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Friday, May 20, 2016

Sympathy from a Bulldog

Today was the first day I manged to walk the 3 mile loop around the neighborhood that Daisy and I used to walk for exercise. I tried to do it a couple of times before, but always turned back. It just didn't feel right without Daisy snuffling along by my side. It was just too sad and I couldn't stand it.

Today I made the loop successfully and as I came down the last stretch, someone came out to meet me. I'm not sure what her name is, Princess or something, but she'd come out of her yard before when Daisy and I walked by. She is overweight, old and infirm; an American bulldog as sweet as you could ask for. Just getting down the hill from her yard left her panting and exhausted. But she was a game little thing and always wanted to follow Daisy and I on our walk. I used to keep a spare leash in my pocket in case we met her and had to walk her back home when she inevitably followed us. I'd return her to her family so they could take her in so she couldn't wander off after us again. I was kind of afraid she'd have a heart attack if she tried to keep up. She certainly wanted to go with us, though.

Today she spotted me and came waddling down the hill to meet me. I stopped and the two of us sat down in the little drainage ditch and I scratched the back of her head and talked to her. I explained about Daisy not being with me anymore. She rubbed her big slobbery head against me and seemed to be offering me her sympathy. I walked back to her front door and got her safely home, then I turned homeward again. I felt lonelier, but in an odd way better.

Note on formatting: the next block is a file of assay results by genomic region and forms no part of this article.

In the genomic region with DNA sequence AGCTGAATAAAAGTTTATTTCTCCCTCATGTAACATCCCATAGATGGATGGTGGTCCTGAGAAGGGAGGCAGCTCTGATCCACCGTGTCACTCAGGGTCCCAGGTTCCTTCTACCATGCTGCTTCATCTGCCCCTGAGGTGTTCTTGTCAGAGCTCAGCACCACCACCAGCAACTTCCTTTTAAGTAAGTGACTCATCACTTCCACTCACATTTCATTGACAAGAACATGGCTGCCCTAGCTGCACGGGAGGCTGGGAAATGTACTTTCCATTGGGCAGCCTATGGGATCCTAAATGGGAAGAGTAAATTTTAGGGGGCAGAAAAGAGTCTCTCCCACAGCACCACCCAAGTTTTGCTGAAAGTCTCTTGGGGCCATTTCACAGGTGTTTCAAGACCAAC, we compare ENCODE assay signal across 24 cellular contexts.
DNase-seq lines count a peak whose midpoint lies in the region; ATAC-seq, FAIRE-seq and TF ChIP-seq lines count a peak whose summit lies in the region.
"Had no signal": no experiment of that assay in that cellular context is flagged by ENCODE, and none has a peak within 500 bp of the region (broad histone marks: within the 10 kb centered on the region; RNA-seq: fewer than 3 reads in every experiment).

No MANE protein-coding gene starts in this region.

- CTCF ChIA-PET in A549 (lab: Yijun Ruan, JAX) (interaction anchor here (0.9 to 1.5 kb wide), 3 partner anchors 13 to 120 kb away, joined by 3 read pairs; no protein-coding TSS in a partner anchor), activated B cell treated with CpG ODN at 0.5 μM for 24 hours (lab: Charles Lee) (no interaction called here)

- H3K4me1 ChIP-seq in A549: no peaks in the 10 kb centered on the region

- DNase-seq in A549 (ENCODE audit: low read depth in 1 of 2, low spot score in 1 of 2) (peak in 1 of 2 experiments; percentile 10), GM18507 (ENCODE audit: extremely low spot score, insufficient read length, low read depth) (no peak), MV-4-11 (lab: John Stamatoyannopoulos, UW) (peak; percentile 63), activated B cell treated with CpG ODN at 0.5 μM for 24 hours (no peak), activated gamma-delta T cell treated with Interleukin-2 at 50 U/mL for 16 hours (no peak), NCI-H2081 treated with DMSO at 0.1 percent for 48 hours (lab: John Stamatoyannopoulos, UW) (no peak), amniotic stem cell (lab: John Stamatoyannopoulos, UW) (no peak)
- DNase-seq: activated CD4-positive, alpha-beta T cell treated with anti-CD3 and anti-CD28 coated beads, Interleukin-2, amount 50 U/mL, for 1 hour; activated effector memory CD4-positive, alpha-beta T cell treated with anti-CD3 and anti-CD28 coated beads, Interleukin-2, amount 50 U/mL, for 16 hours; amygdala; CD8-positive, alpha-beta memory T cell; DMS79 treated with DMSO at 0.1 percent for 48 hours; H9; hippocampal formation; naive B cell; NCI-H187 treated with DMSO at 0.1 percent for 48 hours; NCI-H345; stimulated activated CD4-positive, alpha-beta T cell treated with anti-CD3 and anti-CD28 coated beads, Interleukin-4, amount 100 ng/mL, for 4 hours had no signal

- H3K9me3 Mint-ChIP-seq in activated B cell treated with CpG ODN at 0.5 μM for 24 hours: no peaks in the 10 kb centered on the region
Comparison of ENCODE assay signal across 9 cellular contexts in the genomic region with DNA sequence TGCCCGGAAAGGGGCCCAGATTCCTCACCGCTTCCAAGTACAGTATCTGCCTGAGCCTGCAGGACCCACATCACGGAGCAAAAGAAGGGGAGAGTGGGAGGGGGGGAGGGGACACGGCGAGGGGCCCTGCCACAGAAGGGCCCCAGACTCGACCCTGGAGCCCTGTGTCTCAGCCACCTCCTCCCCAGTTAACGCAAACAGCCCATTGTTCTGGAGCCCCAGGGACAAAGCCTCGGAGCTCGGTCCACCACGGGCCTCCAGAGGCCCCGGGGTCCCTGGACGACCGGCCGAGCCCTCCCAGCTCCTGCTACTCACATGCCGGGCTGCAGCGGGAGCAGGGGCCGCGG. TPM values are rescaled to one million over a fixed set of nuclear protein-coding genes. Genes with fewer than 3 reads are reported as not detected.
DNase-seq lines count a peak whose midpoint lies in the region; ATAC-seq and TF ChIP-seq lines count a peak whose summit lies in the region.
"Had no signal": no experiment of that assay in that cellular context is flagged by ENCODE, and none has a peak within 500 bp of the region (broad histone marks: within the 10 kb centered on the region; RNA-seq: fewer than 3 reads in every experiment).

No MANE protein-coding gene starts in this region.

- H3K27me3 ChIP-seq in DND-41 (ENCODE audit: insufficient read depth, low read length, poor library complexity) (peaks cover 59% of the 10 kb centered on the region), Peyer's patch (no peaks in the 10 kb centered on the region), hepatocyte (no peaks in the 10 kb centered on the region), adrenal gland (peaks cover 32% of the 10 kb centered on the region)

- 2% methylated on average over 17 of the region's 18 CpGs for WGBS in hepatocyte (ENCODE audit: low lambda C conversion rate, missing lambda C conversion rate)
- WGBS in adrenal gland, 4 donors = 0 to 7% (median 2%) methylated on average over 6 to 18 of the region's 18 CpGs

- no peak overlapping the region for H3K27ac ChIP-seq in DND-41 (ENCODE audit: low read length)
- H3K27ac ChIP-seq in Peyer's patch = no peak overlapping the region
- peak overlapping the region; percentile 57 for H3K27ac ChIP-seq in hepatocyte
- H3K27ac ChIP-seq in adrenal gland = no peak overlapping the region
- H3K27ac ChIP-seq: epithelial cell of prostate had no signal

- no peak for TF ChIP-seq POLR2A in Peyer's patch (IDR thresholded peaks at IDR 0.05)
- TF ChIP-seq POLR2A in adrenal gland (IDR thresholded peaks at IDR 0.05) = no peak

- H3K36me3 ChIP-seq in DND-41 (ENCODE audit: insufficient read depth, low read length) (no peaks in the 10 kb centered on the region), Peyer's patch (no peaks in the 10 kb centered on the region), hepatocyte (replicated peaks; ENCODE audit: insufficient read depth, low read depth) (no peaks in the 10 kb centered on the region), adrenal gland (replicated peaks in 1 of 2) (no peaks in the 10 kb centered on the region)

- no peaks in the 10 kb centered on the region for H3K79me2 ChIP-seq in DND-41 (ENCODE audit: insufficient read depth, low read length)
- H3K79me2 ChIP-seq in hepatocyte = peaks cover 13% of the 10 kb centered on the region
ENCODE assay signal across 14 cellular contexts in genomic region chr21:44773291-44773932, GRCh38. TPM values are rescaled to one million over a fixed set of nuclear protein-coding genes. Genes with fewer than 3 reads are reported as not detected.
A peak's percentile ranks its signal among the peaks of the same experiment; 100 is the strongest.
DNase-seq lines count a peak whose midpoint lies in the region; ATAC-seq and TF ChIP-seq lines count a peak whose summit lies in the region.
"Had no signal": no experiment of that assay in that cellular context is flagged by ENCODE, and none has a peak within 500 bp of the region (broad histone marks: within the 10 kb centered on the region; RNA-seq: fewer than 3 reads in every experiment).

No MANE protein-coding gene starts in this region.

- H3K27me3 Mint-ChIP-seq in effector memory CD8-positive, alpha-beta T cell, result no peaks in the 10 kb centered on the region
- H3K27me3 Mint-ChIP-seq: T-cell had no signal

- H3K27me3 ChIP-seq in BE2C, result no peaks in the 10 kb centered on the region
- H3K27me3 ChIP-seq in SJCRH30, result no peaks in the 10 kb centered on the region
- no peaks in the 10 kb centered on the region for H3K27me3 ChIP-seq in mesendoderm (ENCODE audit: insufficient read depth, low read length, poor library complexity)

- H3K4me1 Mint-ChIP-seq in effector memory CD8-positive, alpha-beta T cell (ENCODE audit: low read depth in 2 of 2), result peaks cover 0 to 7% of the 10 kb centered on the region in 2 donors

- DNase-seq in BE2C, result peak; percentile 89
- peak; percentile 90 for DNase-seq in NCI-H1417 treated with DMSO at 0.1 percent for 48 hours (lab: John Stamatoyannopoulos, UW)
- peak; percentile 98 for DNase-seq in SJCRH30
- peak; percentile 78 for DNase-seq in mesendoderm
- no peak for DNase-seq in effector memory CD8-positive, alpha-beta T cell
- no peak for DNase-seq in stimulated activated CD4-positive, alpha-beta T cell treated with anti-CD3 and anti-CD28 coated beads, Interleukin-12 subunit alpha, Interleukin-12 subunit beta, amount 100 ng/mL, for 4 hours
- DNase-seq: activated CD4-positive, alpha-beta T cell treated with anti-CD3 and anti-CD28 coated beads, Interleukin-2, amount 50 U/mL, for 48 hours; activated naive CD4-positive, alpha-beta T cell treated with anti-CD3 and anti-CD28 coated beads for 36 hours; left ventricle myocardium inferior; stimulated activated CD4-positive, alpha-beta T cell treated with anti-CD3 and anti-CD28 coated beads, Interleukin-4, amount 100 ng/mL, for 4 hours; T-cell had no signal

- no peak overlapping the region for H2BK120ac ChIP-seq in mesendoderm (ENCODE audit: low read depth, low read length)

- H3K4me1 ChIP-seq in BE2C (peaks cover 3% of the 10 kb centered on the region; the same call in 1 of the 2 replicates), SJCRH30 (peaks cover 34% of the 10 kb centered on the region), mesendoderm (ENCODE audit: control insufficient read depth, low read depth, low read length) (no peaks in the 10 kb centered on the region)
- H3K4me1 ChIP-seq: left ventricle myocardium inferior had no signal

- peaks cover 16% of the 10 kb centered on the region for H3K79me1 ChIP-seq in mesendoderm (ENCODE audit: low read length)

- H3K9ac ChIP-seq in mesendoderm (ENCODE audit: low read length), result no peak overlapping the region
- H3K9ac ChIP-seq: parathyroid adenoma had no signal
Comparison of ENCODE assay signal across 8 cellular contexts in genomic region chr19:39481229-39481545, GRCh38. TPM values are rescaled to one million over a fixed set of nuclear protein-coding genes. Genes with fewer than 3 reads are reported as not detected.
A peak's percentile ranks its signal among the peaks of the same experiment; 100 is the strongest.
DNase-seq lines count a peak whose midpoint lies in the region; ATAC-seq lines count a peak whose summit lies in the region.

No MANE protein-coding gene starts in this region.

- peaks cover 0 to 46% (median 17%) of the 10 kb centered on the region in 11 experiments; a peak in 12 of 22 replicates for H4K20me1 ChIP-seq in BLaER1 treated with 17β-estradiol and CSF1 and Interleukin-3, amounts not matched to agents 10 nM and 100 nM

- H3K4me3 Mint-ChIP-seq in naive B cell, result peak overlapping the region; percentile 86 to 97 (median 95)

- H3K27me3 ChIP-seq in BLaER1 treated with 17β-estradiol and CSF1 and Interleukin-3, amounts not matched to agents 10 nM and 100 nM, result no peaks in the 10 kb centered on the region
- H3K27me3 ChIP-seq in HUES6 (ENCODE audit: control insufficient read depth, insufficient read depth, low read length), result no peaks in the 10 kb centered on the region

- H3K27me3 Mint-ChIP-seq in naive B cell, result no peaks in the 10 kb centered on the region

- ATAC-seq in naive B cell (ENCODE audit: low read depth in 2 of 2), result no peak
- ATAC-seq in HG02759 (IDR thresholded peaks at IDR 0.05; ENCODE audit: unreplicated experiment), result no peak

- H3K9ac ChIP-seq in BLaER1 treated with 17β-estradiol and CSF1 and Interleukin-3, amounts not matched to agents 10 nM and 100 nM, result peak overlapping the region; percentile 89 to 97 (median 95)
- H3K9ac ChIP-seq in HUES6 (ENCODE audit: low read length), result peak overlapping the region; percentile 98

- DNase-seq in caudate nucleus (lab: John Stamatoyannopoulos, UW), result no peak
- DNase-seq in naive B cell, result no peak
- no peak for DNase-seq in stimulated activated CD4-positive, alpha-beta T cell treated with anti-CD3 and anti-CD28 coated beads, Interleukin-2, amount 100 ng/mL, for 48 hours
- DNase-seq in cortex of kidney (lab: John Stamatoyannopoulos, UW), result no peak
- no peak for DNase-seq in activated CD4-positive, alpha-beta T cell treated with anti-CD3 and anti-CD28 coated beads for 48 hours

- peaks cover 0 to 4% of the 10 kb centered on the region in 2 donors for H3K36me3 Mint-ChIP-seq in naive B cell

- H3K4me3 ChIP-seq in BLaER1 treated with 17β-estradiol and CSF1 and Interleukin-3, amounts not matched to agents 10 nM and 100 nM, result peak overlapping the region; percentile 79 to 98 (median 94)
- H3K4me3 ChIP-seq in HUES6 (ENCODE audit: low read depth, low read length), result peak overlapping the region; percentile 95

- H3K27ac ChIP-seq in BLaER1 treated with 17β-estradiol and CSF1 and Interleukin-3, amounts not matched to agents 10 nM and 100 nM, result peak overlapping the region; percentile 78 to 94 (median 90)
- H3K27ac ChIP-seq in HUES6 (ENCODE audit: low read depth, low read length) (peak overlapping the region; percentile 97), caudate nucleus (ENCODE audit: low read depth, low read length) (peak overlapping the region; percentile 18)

My hands smelled pretty doggy and when I got home I washed them, almost regretfully. I have this feeling God nudged the old girl out to drainage ditch because this lonely old guy was missing his friend today and needed a sweet old doggy head to scratch. It would be just like God to do that.

© 2016 by Tom King


Mark Milliorn said...

There is a wonderful scene from Harold and Maude (one of my favorite movies) where Harold tells the eighty-year-old Maude that he loves her. Even as she is dying, she answers, "Good. Now go and love some more."

Somewhere there is a dog waiting for your love, Tom.

Tom King said...

As I age and look at how many years I have left, I fear leaving my dog behind with no one to care for her. I couldn't bear to shuffle off this mortal coil and leave someone I care for behind. I've already promised to outlive my wife. A dog would make two people I have to outlive. If I was sure I had another 15 years, I might take the chance. I've decided to let God send me a new dog if he sees I need one. He sent me the last one and she was a peach. I trust His judgment.